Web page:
This 32 page report was developed for a broad range of individuals and organisations with an interest in improving Aboriginal health. For the Aboriginal community controlled health sector, this report provides information that may be used to inform funding submissions, advocacy efforts and the development of programs as well as highlight gaps in the evidence base about the contributions of ACCHSs. The information in this report will also be useful for funders, policy makers, researchers and others to inform the development of policies, projects and programs that impact on the health of Aboriginal peoples.
Aboriginal Communities Improving Aboriginal Health Report.
The paper by the University of Western Sydney's Centre for Health Research found home-based health care improved patient satisfaction and quality of life while reducing hospital readmission rates.
In some cases it was also associated with a 20% lower mortality rate.
Please see more at: http://www.abc.net.au/news/2016-02-23/home-based-health-care-can-be-safer-cheaper-hospital-report-says/7194418
While they wait, mental health experts are getting on with the job of helping users deal with the impact of the illicit drug. Some are meeting in Sydney today to learn about new treatments.
And as Lindy Kerin reports, they'll also hear a very personal story from a recovering addict about his treatment. See more at: http://www.abc.net.au/am/content/2016/s4408740.htm
The mental health side of obesity is not something that has been given much coverage. Anti-obesity campaigns have mostly been based on a version of the old mantra "eat less, exercise more", but is anyone in the country actually not aware of that?
If it is that simple why does the country keep getting fatter? Please see more at:
Rates of life-threatening injury involving motorcycle riders and pedal cycle riders rose significantly over this period, while rates involving passengers of motor vehicles and pedestrians fell.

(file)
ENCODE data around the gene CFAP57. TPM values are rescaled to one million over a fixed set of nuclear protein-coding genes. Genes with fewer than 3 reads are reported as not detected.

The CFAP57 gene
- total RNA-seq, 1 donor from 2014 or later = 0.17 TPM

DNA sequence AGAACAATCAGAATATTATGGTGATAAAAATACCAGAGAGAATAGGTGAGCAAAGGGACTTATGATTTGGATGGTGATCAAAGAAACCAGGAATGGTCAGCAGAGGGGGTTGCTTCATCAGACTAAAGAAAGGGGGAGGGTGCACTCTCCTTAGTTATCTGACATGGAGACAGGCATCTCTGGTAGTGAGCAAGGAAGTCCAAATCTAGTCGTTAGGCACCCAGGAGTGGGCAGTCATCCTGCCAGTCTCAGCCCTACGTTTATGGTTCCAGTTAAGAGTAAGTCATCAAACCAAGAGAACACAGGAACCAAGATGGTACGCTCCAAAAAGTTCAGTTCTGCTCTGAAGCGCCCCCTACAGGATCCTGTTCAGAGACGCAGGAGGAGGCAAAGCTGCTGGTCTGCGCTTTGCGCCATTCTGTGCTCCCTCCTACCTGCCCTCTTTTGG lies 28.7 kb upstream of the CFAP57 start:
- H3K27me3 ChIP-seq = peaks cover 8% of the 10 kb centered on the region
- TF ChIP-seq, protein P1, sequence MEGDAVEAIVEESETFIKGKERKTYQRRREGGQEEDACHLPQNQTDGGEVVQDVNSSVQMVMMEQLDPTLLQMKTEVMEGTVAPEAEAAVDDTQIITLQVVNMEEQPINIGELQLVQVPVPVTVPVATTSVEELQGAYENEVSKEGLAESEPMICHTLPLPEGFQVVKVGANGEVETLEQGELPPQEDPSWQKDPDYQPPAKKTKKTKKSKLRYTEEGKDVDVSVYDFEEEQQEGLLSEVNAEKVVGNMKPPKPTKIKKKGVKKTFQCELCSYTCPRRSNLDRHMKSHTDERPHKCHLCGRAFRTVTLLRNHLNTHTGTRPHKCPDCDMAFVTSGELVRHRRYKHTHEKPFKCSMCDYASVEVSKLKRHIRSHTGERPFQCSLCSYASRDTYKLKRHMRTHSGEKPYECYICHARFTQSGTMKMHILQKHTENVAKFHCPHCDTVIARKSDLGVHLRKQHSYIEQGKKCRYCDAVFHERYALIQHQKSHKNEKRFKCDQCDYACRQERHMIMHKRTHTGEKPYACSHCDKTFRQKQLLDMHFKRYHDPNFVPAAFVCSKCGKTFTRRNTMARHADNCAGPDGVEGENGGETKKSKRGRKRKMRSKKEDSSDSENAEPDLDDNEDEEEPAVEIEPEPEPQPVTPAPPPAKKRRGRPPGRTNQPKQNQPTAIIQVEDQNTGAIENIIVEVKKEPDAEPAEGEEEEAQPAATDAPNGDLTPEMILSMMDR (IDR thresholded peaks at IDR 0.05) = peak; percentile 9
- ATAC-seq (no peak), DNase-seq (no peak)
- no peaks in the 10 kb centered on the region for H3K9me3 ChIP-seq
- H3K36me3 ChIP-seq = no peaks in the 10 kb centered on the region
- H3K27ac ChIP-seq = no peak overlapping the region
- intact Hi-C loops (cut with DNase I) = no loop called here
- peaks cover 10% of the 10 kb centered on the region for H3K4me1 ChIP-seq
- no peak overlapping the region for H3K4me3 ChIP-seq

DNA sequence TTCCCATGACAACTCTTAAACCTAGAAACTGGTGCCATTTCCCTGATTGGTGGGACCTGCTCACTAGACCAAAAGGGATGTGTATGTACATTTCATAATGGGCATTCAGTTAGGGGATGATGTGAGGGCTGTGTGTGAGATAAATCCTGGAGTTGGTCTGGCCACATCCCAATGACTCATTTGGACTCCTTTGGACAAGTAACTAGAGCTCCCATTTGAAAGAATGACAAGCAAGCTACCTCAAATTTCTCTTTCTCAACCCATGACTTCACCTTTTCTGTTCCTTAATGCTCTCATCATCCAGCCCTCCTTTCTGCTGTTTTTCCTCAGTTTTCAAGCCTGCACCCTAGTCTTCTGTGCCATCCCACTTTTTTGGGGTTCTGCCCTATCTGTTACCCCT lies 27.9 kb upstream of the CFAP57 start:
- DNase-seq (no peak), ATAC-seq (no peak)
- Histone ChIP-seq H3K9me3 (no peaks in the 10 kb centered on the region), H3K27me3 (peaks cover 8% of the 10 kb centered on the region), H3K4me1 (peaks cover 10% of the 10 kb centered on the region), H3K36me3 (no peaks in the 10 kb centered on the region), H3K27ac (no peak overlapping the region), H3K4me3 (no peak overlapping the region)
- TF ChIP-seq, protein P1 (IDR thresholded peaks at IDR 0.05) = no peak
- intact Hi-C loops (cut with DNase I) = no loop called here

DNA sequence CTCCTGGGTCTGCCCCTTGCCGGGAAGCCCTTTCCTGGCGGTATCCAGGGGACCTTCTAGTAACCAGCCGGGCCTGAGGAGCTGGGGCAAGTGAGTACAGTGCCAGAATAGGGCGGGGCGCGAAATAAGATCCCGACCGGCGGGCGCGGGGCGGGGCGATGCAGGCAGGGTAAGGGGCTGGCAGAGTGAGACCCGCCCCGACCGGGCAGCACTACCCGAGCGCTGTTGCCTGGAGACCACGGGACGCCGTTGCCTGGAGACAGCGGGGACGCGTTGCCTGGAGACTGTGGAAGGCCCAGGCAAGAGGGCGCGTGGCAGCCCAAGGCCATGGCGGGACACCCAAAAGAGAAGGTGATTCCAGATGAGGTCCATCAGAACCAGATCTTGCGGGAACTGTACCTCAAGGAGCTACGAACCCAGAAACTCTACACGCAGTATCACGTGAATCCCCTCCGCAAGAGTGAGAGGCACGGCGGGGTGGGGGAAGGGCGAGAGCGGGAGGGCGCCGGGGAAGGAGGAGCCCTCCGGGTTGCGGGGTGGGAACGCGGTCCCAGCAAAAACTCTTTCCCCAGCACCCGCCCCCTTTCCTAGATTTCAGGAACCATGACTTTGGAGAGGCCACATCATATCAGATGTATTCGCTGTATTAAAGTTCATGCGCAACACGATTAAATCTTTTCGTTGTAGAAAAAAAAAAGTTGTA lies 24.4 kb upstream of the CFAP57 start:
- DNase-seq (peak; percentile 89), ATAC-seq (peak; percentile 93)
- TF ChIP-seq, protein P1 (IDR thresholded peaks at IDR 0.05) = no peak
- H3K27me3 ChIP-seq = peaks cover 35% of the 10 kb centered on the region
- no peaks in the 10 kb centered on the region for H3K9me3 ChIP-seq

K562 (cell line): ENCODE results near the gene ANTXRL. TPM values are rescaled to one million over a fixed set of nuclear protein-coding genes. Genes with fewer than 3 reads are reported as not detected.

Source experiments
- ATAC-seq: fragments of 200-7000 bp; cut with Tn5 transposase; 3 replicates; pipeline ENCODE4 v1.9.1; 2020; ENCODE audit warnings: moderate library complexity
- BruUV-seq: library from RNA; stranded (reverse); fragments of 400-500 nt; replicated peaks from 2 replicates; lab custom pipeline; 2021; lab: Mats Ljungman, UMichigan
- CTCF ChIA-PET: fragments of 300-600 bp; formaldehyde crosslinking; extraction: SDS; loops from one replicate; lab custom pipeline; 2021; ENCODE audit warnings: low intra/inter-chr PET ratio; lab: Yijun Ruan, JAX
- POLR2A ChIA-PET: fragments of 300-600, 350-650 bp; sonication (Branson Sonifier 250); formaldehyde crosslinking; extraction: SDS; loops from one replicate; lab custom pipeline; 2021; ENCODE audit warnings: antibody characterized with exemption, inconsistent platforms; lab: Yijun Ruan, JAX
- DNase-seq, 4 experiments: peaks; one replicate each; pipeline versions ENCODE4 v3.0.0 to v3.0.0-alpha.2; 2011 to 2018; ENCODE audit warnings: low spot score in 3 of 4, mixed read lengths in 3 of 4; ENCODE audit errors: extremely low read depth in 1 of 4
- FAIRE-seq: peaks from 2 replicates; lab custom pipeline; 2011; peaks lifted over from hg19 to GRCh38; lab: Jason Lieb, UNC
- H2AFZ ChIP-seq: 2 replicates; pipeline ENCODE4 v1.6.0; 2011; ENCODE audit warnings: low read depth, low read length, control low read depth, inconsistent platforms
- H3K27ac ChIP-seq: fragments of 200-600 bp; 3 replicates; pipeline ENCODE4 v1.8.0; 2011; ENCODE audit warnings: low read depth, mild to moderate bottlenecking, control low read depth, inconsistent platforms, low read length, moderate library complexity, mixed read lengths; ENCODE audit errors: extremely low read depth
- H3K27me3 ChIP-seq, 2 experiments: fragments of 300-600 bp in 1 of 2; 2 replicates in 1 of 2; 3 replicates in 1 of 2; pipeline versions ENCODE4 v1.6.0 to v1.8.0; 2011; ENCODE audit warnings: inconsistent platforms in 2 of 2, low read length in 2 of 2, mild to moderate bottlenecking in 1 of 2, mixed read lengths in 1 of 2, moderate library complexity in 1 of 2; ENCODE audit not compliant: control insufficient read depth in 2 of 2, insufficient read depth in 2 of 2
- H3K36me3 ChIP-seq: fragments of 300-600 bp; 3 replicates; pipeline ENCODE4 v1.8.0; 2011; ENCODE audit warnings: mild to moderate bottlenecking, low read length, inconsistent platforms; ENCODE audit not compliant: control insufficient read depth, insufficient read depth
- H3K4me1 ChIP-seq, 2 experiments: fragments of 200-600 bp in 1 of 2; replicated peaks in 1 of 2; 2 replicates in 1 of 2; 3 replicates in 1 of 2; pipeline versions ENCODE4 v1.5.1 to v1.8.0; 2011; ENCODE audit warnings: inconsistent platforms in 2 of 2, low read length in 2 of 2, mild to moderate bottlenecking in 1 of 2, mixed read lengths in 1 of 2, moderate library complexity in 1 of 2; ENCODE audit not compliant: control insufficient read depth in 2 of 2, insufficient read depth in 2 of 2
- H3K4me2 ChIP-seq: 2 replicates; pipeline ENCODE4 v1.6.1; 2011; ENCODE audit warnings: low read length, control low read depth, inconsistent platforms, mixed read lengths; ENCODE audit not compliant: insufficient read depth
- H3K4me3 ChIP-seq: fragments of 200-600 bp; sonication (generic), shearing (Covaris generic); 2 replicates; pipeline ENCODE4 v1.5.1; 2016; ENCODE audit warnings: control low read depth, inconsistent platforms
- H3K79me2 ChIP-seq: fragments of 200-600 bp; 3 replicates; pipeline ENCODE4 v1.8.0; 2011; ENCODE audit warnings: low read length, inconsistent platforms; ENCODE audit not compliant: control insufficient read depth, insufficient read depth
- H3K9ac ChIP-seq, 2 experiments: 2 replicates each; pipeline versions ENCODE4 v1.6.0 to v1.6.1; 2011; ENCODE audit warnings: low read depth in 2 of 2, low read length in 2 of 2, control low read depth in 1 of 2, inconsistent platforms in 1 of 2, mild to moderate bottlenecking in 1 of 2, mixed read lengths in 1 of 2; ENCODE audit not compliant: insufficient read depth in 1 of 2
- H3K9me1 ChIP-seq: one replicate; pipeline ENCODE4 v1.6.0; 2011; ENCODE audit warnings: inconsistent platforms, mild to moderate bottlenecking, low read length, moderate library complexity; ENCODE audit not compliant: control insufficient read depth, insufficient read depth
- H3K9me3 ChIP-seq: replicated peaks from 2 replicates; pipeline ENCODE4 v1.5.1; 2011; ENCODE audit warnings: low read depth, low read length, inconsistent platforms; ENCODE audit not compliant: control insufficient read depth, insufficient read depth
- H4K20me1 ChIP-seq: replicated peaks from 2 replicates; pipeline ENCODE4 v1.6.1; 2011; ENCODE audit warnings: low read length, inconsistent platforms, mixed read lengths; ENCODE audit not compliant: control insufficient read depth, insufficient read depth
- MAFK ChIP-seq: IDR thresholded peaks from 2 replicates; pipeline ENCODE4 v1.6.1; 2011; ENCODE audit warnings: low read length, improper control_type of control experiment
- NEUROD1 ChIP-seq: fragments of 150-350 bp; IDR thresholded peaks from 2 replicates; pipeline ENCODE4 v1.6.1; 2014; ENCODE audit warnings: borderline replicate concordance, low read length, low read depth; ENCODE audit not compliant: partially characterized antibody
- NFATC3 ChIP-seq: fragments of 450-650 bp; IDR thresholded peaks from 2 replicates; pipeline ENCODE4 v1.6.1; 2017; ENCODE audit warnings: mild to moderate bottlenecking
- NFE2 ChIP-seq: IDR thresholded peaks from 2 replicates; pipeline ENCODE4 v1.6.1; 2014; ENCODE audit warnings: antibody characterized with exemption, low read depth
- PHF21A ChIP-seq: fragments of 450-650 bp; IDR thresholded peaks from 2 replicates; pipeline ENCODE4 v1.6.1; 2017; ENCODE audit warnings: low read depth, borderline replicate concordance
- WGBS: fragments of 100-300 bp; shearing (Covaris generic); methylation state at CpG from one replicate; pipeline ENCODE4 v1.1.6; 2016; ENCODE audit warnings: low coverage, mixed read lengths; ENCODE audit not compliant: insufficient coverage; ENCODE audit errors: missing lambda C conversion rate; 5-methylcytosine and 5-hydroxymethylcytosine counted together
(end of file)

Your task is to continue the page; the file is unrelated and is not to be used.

Edith Cowan University's Australian Indigenous Alcohol and Other Drugs Knowledge Centre have released a comprehensive review of volatile substance use among Aboriginal and Torres Strait Islander people.
Volatile substance use (VSU) is an issue of concern to Aboriginal and Torres Strait Islander and non-Indigenous Australians. In locations where it is occurring, it impacts considerably on families and broader communities. An increasing number of reviews, reports and inquiries have been conducted over the past three decades, highlighting VSU as a critical issue. In decades past, the lack of progress in implementing recommendations contained in these reports created much frustration and despair in communities. In recent years, however, there has been significant progress, particularly in remote Indigenous communities, though there is still work to be done.
The target to halve the gap in child mortality by 2018 is on track. Over the longer term, Indigenous child death rates declined by 33% and the gap narrowed (by 34%) between 1998 and 2014. Immunisation rates for Indigenous children are high – by the age of five a higher percentage of Aboriginal and Torres Strait Islander children are immunised compared with other Australian children.
While total Indigenous mortality rates have declined over the longer term, particularly from circulatory diseases (such as heart disease and stroke) the target to close the gap in life expectancy is not on track, based on data since the 2006 baseline.
In remote areas, 85% of all Aboriginal and Torres Strait Islander four-year-olds were enrolled in preschool in 2013. In December 2015, COAG renewed the early childhood education target, aiming for 95% of all Indigenous four-year-olds enrolled in early childhood education by 2025.
There is mixed progress on the target to halve the gap in reading and numeracy for Indigenous students by 2018. Across the 8 areas (reading and numeracy for Years 3, 5, 7 and 9), the proportion of Aboriginal and Torres Strait Islander students achieving national minimum standards is on track in 4 of these 8 areas.
In May 2014, COAG agreed to a new target to close the gap in school attendance by the end of 2018. In 2015, the attendance rate for Aboriginal and Torres Strait Islander students was 83.7%, little change from the rate in 2014 (83.5%). Progress will need to accelerate for this target to be met.
An increasing proportion of Aboriginal and Torres Strait Islander young people are completing Year 12, up from 45.4% in 2008 to 58.5% in 2012-13. This means the target to halve the gap in Year 12 attainment by 2020 is on track. Over the past decade there was a 70% increase in the number of Aboriginal and Torres Strait Islander students in higher education award courses. There is almost no employment gap between Indigenous and non-Indigenous university graduates.
The target to halve the gap in employment by 2018 is not on track. Factors such as economic growth, strong Indigenous businesses and gains in Indigenous education will have an impact on the results.
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Over the period, health expenditure grew much faster than inflation, the population and population ageing. Health expenditure increased from 6.5% of gross domestic product in 1989-90 to 9.7% of gross domestic product in 2013-14.